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Cancer Epidemiol Biomarkers Prev. 2010 Nov;19(11):2734-46. doi: 10.1158/1055-9965.EPI-09-1245. Epub 2010 Oct 26.

Risk factors for lymphedema after breast cancer treatment.

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Center for Clinical Epidemiology and Biostatistics, University of Pennsylvania, Philadelphia, PA 19104-6021, USA.



As cancer treatments evolve, it is important to reevaluate their effect on lymphedema risk in breast cancer survivors.


A population-based random sample of 631 women from metropolitan Philadelphia, Pennsylvania, diagnosed with incident breast cancer in 1999 to 2001, was followed for 5 years. Risk factor information was obtained by questionnaire and medical record review. Lymphedema was assessed with a validated questionnaire. Using Cox proportional hazards models, we estimated the relative incidence rates [hazard ratios (HR)] of lymphedema with standard adjusted multivariable analyses ignoring interactions, followed by models including clinically plausible treatment interactions.


Compared with no lymph node surgery, adjusted HRs for lymphedema were increased following axillary lymph node dissection [ALND; HR, 2.61; 95% confidence interval (95% CI), 1.77-3.84] but not sentinel lymph node biopsy (SLNB; HR, 1.04; 95% CI, 0.58-1.88). Risk was not increased following irradiation [breast/chest wall only: HR, 1.18 (95% CI, 0.80-1.73); breast/chest wall plus supraclavicular field (+/- full axilla): HR, 0.86 (95% CI, 0.48-1.54)]. Eighty-one percent of chemotherapy was anthracycline based. The HR for anthracycline chemotherapy versus no chemotherapy was 1.46 (95% CI, 1.04-2.04), persisting after stratifying on stage at diagnosis or number of positive nodes. Treatment combinations involving ALND or chemotherapy resulted in approximately 4- to 5-fold increases in HRs for lymphedema [e.g., HR of 4.16 (95% CI, 1.32-12.45) for SLNB/chemotherapy/no radiation] compared with no treatment.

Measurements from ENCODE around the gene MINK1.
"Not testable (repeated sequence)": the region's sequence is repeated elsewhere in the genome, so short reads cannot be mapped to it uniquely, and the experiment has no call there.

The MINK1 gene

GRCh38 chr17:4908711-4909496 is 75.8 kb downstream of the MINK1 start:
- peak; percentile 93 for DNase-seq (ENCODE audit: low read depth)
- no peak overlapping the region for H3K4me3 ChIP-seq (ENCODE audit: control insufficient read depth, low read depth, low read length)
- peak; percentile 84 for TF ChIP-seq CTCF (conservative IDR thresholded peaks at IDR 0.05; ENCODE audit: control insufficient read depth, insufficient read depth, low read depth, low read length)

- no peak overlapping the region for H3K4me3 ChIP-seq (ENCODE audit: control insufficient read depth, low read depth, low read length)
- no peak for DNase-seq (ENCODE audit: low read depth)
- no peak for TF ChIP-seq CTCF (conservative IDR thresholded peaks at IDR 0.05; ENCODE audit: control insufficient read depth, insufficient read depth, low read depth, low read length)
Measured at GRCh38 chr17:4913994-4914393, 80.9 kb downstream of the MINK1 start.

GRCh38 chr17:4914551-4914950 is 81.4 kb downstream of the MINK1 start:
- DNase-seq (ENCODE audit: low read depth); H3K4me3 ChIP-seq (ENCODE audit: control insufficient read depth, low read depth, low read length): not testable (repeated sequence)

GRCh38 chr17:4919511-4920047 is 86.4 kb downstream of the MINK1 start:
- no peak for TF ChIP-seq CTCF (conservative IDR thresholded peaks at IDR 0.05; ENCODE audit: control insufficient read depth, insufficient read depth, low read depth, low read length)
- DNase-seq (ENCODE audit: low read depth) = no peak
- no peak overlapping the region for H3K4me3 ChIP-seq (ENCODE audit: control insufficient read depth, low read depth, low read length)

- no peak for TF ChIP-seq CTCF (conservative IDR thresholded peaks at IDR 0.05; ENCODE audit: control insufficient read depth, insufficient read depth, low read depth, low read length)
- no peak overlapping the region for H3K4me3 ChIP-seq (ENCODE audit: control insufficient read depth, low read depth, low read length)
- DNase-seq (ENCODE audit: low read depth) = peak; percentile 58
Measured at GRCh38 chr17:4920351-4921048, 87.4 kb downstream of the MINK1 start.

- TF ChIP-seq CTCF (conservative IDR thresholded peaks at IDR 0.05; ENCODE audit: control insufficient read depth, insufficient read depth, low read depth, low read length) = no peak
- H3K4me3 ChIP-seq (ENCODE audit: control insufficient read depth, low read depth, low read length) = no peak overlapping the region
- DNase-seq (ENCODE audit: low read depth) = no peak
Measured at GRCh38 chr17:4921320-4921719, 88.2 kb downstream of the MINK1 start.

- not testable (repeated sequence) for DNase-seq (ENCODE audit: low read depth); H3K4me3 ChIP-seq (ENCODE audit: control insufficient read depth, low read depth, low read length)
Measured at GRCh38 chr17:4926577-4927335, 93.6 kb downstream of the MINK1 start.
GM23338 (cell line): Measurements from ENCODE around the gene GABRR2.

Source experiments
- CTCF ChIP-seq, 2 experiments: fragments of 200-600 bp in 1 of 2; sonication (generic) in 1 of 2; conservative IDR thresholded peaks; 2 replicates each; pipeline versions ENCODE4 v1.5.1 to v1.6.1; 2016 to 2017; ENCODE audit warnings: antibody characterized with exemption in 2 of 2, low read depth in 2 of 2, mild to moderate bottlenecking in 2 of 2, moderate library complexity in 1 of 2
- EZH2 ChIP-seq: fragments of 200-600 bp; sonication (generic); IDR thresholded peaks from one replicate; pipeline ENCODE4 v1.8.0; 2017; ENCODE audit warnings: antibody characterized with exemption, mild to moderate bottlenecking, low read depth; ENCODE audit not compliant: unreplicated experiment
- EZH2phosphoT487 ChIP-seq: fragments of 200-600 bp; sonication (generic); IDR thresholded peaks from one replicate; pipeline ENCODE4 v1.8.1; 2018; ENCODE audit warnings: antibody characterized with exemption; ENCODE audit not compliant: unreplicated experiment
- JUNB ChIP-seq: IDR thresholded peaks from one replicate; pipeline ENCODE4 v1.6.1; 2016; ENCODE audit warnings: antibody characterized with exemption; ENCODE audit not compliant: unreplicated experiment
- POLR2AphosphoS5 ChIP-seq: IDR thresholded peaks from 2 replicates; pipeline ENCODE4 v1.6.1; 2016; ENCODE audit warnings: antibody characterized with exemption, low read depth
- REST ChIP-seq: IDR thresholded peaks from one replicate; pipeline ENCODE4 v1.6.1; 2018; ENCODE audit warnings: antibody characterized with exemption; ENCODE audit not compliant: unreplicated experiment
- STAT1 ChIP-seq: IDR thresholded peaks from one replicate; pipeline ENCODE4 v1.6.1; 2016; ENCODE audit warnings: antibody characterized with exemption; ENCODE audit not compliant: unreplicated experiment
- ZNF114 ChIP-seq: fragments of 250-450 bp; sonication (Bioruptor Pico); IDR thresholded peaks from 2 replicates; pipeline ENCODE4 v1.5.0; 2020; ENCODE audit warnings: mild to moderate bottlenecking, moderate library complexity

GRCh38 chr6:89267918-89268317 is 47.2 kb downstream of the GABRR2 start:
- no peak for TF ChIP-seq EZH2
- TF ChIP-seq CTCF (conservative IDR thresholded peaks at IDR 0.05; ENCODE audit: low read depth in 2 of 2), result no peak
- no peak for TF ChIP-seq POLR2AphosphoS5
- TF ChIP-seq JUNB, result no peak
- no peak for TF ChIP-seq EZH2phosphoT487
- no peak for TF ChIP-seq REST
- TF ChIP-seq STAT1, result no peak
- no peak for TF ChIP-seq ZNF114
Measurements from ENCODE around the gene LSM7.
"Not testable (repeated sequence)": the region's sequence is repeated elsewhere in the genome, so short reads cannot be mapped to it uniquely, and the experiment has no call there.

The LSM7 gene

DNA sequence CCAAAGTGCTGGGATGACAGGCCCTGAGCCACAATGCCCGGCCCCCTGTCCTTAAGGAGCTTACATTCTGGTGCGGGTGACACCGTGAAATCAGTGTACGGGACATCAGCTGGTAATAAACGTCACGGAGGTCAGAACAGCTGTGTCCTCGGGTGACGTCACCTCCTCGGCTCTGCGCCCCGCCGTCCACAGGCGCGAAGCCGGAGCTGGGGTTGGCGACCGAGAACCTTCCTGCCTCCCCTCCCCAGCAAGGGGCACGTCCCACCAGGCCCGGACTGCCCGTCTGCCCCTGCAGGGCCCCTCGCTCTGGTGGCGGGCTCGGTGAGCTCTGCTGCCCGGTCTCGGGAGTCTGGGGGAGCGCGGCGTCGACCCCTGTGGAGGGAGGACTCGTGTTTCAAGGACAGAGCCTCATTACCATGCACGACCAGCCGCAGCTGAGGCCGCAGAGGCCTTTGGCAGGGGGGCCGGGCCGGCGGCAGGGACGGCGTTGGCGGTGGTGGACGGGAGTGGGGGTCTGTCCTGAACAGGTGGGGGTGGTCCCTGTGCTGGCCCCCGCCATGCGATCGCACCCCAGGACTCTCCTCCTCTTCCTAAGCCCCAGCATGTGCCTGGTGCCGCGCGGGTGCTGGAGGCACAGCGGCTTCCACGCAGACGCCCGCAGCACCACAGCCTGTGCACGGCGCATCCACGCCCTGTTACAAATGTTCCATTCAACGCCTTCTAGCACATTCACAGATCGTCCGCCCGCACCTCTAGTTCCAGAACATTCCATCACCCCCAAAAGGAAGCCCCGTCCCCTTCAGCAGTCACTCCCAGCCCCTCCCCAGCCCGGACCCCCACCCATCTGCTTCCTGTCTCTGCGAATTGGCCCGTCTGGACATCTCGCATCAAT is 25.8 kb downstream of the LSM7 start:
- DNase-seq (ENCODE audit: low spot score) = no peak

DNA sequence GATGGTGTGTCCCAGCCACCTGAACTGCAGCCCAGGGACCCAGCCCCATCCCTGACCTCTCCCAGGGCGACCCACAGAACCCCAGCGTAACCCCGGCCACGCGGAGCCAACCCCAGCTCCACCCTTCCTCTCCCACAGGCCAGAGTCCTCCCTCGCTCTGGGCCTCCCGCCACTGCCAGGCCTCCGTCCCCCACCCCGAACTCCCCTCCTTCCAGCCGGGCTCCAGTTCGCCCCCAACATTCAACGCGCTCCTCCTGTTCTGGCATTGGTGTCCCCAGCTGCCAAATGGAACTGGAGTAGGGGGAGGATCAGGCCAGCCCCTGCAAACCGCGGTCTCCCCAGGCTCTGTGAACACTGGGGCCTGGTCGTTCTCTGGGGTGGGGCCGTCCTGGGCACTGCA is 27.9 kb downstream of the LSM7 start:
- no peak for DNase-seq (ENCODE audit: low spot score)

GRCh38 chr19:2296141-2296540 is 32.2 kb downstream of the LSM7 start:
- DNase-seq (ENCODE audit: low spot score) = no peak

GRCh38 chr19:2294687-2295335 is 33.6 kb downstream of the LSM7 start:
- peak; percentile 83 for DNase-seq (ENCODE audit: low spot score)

With standard multivariable analyses, ALND and chemotherapy increased lymphedema risk whereas radiation therapy and SLNB did not. However, risk varied by combinations of exposures.


Treatment patterns should be considered when counseling and monitoring patients for lymphedema.

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